Using Socioviz and Gephi to map the twitterverse

April 9th, 2017 — 5:34pm

For quite some time I have wished that Twitter had a native visualization tool that let you see what was trending in real time. There are lists of course, but I’m a visual person and there is so much potential for information in a good network visualization. I already knew what it should look like, as I’d been making similar visualizations using the free graph visualiser program GePhi for a few years, and I knew I could do it myself but the hurdle for me was always getting hold of the data and processing it – I never had the time with the tools that were then available. Well, I recently discovered Socioviz which makes it really easy to get hold of recent twitter data, searchable and downloadable in a file that can be exported straight into GePhi. With socioviz I have finally been able to make twitter visualisations and here’s what i’ve done so far..

This is an example of what the whole of the activity on twitter looks like, over a couple of seconds, when charted as a network using GePhi.

Here is a close up:

How to read this? All the names are people’s handles (with the @ removed from the front). A line is drawn between them when both handles feature in a single tweet (eg. in a reply or a retweet). If this happens more than once then the line gets thicker and this draws them closer together.

As a handle gets mentioned more and more then it’s dot (called a ‘node’) grows – or there is another way of displaying only those handles which are generating lots of tweets – more on that later.

In the images above you can see that ‘youtube‘ and’situt1011‘ were among the most popular handles on twitter in that instant when i got the data.*  They were obviously being included in a lot of retweets. If you look at the close up, you can see realdonaldtrump is there of course, not necessarily tweeting himself, but being included in other’s tweets (those who fan out around him). There are also a couple of little knotty patches of twitter handles all tweeting each other. Either they are all part of a large reply (now that twitter lets you include dozens of names in replies) that is getting a lot of retweets, or they are all tweeting at each other – behaviour which looks a bit suspiciously bot-driven. The accounts in the knot shown here are not particularly worth visiting.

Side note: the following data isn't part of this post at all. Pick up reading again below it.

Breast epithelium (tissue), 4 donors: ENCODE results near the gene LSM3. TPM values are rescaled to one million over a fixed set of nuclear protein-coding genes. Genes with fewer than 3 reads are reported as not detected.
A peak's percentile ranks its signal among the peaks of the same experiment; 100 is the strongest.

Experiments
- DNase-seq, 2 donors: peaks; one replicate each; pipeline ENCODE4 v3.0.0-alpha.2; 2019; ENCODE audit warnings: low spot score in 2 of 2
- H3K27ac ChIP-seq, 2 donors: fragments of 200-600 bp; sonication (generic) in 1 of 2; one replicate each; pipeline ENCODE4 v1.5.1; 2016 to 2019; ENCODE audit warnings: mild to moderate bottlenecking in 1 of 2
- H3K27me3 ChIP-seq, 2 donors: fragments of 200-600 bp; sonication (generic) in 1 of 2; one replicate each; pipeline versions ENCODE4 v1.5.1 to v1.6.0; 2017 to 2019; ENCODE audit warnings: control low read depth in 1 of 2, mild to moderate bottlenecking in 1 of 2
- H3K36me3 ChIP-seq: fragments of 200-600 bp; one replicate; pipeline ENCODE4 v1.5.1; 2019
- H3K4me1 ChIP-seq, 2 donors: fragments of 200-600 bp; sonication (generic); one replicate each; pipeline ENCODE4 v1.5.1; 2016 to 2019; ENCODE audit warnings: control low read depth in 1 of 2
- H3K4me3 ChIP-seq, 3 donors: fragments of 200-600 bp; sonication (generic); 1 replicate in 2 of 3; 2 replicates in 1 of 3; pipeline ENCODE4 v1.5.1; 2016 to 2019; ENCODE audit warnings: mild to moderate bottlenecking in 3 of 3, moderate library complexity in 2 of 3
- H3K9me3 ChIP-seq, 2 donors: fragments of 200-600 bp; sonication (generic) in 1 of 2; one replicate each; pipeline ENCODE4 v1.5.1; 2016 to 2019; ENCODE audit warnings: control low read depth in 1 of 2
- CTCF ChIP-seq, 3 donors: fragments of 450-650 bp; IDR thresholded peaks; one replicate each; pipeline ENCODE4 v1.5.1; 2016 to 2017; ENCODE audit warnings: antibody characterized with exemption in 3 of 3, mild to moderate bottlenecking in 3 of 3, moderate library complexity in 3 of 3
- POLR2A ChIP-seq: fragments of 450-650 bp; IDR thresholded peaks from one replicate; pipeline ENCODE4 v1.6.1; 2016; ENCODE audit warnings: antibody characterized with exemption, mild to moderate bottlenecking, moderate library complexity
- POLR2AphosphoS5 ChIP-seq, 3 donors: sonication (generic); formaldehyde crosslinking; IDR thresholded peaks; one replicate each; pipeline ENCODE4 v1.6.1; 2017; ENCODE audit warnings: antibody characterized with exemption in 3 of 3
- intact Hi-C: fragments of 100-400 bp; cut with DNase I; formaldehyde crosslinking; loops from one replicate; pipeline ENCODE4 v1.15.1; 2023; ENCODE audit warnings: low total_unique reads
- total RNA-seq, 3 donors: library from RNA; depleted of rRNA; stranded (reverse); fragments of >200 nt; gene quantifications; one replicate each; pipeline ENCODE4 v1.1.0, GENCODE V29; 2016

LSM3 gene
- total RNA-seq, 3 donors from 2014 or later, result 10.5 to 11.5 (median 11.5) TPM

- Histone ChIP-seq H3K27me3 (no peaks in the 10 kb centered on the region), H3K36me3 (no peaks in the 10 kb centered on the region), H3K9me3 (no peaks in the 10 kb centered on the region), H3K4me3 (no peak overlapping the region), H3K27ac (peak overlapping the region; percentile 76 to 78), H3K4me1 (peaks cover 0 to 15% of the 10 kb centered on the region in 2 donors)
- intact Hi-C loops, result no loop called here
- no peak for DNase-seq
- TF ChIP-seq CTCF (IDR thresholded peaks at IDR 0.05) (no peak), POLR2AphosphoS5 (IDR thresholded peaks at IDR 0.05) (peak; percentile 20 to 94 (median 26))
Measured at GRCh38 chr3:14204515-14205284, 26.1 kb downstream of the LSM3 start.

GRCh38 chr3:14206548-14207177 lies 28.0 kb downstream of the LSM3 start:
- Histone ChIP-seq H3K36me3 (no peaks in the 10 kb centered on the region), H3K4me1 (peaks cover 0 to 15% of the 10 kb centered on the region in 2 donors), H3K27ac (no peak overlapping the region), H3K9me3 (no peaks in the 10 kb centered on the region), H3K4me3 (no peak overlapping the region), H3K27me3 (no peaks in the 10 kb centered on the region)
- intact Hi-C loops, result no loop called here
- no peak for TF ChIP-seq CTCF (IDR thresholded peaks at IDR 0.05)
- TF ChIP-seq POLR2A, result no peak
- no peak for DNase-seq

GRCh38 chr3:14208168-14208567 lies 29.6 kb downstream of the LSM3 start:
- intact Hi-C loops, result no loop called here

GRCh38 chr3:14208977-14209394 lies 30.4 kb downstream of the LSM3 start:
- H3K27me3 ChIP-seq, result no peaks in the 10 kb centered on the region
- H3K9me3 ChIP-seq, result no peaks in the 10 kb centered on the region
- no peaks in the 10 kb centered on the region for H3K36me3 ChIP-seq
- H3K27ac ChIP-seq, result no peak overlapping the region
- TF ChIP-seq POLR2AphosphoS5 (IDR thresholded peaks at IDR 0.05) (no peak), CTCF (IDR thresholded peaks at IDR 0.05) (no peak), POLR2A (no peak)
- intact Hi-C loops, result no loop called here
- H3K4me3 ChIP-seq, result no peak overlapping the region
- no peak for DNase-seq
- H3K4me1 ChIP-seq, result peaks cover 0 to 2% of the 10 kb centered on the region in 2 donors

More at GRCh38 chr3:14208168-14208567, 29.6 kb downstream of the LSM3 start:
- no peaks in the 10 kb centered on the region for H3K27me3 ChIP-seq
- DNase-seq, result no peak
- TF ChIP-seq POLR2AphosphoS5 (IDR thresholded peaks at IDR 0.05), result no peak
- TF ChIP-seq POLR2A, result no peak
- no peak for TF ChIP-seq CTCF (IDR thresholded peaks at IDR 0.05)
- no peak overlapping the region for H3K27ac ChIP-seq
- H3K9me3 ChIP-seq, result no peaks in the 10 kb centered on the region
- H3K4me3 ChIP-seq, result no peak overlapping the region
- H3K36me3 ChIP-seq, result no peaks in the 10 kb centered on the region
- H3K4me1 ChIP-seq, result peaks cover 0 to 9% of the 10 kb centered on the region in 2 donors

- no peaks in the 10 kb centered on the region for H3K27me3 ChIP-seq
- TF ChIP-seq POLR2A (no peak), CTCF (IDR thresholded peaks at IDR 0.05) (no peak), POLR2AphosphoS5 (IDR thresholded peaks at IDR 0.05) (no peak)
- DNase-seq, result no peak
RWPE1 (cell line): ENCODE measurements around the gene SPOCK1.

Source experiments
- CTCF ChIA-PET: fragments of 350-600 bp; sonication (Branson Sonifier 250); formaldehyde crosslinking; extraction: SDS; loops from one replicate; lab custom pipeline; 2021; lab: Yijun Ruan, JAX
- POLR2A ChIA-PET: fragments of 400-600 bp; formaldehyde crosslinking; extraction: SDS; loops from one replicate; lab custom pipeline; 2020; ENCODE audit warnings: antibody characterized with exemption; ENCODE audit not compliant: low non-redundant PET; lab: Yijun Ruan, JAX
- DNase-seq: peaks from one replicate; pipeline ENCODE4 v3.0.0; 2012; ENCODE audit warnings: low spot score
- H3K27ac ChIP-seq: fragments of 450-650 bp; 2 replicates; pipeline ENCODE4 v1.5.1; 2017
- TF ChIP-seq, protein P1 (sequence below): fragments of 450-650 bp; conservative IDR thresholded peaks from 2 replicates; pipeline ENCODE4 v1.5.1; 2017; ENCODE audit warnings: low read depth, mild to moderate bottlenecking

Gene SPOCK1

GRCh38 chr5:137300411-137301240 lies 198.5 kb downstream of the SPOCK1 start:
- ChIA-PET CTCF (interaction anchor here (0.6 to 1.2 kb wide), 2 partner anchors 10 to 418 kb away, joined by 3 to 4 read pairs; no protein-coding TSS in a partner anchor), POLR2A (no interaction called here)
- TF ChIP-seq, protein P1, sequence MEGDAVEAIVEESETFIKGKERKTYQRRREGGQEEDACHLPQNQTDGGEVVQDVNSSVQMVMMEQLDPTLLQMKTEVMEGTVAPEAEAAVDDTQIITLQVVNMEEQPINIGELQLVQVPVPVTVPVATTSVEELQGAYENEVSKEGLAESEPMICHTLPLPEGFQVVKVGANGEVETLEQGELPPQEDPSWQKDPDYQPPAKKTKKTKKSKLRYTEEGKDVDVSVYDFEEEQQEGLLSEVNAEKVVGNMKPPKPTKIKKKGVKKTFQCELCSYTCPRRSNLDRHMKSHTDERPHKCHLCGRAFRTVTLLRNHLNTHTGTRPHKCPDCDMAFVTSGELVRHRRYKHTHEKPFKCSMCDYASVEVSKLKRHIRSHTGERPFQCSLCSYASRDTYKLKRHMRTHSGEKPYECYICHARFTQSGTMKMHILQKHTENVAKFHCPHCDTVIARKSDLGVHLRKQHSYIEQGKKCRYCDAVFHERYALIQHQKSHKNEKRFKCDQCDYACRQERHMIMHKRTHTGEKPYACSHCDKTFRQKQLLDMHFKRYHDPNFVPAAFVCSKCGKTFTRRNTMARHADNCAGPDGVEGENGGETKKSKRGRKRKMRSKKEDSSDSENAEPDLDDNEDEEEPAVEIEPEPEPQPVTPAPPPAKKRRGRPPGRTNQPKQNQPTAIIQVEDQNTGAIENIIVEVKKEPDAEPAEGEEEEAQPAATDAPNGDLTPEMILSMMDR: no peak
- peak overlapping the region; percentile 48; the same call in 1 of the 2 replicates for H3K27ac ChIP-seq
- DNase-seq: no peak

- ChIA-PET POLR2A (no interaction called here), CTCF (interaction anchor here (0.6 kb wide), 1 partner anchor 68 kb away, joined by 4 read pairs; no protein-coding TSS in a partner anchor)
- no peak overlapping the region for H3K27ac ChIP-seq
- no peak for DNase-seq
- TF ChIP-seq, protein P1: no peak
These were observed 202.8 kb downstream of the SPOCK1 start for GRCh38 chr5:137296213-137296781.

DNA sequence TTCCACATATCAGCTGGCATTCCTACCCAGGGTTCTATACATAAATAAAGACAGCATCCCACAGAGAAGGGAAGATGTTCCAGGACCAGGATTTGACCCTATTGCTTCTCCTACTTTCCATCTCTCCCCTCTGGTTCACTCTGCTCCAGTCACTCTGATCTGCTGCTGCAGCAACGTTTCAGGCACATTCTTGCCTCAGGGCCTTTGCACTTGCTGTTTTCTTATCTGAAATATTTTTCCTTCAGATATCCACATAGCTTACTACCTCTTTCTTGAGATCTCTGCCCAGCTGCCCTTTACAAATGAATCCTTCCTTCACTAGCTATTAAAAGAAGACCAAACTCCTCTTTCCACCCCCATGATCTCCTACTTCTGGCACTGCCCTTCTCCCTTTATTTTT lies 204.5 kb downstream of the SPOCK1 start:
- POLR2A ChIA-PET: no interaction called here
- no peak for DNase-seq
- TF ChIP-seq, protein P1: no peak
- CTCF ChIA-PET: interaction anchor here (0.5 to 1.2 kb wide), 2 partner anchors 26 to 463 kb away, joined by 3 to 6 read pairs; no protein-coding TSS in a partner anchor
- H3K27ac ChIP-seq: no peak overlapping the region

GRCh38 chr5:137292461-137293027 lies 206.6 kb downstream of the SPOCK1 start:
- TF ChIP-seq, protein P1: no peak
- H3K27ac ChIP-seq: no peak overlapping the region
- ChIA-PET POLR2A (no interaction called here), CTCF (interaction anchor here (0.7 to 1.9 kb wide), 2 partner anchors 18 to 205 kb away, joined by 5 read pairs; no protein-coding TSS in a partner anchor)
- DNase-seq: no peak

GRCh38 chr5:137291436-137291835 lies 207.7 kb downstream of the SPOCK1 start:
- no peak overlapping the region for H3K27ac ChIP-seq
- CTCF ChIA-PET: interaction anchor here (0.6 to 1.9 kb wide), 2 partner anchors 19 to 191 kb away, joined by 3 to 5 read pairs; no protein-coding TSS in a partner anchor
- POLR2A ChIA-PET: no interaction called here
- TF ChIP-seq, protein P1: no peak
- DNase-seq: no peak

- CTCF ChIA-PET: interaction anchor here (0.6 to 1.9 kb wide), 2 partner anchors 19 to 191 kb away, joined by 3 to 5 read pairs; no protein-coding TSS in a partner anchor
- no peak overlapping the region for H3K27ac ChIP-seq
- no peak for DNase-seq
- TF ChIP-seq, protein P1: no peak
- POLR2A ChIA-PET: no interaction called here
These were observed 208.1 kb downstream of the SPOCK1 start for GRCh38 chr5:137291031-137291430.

If you focus on a keyword, or a hashtag, or a handle, socioviz lets you grab up to 5000 tweets (with an account) which include the string you are looking for. I ran this query on the handles @lindasuhler and @lousisemensch – and amalgamated a few days worth of data in GePhi, to see which user groups these two heavy twitter users had.  As anyone who follows US politics on twitter will know, these two users come from opposite ends of the political spectrum (@lindasuhler is also actually a suspected bot but that’s another story), but what really surprised me when I mapped both of their very large networks (based on a couple of day’s worth of data) is that there is virtually no crossover between them. It seems that apart from some connexions around wikileaks, followers of these two accounts are not interacting online at all. They could be interacting on other topics, which I didn’t check, but not in conversations that involve either @lindasuhler or @lousisemensch.

Because this tool is so fast now, I can do more or less real time analysis of emerging trends on twitter and plot the network to see what is really going on. I’ve done this recently on the #SyriaHoax hashtag which generated attention online as it seemed to come out of nowhere. There are lots of conspiracy theories about not only the ‘hoax’ itself, but also about who is starting these twitter storms – but simply looking at the data, it is easy to see who the main players are:

The first image shows a large chunk of twitter users who tweeted about #SyriaHoax in the days 6-8 April. The larger dots are the users who tweeted most often, led by paulieabeles. Some of these seem to have bot-like behaviour. Note that these users often don’t have many followers, and are often quitre new accounts. This contrasts with the other formations you can see – of a single popular user getting lots of single retweets from different users – which looks like a sort of dandelion seed head in these graphs (in this instance the largest of these in the bottom right corner is Caroline O).